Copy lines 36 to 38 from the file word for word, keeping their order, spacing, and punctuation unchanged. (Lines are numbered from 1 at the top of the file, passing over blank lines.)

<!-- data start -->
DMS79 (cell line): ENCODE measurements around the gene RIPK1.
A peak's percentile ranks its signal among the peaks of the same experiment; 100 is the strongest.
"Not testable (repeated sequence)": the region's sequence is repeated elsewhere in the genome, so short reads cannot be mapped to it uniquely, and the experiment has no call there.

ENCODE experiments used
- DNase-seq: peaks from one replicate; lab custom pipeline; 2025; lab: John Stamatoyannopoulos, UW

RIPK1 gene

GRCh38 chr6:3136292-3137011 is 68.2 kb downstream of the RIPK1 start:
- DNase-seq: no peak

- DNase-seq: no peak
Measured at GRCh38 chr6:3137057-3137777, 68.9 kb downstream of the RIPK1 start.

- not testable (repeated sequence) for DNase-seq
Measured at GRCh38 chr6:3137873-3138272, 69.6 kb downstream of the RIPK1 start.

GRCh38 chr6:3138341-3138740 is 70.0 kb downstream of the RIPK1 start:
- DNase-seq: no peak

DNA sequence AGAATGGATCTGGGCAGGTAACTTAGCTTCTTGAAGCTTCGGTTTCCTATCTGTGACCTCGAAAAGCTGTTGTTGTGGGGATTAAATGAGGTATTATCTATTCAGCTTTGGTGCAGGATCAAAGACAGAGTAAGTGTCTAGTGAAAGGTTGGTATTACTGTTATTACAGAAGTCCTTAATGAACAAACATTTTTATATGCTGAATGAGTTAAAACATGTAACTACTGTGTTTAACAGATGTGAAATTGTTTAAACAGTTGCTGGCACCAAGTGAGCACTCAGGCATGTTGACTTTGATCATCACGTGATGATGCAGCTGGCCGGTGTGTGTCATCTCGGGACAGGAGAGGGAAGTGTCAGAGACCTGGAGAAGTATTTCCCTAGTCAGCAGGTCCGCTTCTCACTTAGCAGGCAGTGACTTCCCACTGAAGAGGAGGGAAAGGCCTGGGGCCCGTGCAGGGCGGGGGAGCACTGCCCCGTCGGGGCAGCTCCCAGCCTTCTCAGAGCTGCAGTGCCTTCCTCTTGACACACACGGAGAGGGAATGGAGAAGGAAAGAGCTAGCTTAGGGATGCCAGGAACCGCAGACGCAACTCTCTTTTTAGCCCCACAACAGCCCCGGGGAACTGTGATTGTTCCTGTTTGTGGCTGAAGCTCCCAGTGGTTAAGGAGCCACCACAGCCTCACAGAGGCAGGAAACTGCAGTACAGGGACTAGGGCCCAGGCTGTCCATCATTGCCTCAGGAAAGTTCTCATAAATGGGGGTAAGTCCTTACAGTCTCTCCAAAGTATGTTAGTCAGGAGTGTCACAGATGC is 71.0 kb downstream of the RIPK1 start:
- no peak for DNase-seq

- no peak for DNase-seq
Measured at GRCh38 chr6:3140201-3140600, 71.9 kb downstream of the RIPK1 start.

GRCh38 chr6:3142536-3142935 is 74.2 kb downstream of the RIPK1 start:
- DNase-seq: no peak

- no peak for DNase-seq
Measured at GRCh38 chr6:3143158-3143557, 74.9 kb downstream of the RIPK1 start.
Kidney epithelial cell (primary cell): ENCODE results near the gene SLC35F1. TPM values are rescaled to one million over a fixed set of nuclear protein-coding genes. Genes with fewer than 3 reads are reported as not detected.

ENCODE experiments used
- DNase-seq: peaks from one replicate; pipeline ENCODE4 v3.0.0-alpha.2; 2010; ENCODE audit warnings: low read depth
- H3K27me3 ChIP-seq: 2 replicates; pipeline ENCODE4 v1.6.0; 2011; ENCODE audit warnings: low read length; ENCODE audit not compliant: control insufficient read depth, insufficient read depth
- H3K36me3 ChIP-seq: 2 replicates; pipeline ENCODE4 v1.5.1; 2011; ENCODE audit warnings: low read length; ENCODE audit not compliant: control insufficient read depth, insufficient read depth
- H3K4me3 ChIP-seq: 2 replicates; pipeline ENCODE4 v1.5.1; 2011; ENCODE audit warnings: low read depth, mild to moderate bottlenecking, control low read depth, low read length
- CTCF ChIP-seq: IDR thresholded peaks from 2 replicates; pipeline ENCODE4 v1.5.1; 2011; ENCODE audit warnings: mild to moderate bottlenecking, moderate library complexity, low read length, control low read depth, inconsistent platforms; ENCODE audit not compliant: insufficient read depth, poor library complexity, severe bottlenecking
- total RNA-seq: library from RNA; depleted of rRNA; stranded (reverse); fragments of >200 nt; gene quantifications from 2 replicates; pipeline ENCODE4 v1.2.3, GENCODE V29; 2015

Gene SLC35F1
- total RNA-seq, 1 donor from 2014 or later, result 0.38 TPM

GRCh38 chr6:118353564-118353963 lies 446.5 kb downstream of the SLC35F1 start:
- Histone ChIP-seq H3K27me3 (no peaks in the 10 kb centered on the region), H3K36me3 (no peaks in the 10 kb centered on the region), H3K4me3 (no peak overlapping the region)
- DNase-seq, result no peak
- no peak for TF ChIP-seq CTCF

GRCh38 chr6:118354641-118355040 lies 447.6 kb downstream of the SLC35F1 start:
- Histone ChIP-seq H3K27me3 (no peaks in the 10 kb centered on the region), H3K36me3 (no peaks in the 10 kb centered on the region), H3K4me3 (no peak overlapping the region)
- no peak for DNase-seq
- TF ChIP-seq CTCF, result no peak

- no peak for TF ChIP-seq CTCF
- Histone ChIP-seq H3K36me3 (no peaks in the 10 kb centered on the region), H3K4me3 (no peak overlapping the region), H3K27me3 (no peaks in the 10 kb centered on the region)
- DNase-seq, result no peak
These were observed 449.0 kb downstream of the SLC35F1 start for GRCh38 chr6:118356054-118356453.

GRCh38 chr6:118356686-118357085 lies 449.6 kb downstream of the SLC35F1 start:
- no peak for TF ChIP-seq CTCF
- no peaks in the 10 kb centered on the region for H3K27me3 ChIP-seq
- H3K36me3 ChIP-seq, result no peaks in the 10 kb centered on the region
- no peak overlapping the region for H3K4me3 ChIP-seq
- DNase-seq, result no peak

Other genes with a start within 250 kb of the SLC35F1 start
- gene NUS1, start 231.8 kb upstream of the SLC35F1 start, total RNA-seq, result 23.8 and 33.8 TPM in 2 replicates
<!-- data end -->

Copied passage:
- no peak for TF ChIP-seq CTCF

GRCh38 chr6:118354641-118355040 lies 447.6 kb downstream of the SLC35F1 start:
- Histone ChIP-seq H3K27me3 (no peaks in the 10 kb centered on the region), H3K36me3 (no peaks in the 10 kb centered on the region), H3K4me3 (no peak overlapping the region)